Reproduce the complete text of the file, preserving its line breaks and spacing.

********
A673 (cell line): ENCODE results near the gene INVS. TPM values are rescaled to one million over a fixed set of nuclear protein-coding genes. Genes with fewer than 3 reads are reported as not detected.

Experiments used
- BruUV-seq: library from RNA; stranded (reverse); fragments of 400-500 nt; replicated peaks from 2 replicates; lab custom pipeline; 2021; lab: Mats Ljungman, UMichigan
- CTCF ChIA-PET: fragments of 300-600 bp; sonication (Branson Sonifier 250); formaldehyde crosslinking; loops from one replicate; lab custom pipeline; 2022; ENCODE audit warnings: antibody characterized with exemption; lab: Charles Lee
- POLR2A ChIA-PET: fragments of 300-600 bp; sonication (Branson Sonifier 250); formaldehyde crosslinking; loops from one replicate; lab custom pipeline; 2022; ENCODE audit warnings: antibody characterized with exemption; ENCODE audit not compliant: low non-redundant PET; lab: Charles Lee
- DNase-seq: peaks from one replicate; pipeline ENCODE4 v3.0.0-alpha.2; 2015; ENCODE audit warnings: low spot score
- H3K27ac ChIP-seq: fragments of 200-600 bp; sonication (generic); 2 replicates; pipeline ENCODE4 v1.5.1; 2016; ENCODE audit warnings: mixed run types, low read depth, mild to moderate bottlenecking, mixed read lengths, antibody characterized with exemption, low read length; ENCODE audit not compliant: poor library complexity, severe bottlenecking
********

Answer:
A673 (cell line): ENCODE results near the gene INVS. TPM values are rescaled to one million over a fixed set of nuclear protein-coding genes. Genes with fewer than 3 reads are reported as not detected.

Experiments used
- BruUV-seq: library from RNA; stranded (reverse); fragments of 400-500 nt; replicated peaks from 2 replicates; lab custom pipeline; 2021; lab: Mats Ljungman, UMichigan
- CTCF ChIA-PET: fragments of 300-600 bp; sonication (Branson Sonifier 250); formaldehyde crosslinking; loops from one replicate; lab custom pipeline; 2022; ENCODE audit warnings: antibody characterized with exemption; lab: Charles Lee
- POLR2A ChIA-PET: fragments of 300-600 bp; sonication (Branson Sonifier 250); formaldehyde crosslinking; loops from one replicate; lab custom pipeline; 2022; ENCODE audit warnings: antibody characterized with exemption; ENCODE audit not compliant: low non-redundant PET; lab: Charles Lee
- DNase-seq: peaks from one replicate; pipeline ENCODE4 v3.0.0-alpha.2; 2015; ENCODE audit warnings: low spot score
- H3K27ac ChIP-seq: fragments of 200-600 bp; sonication (generic); 2 replicates; pipeline ENCODE4 v1.5.1; 2016; ENCODE audit warnings: mixed run types, low read depth, mild to moderate bottlenecking, mixed read lengths, antibody characterized with exemption, low read length; ENCODE audit not compliant: poor library complexity, severe bottlenecking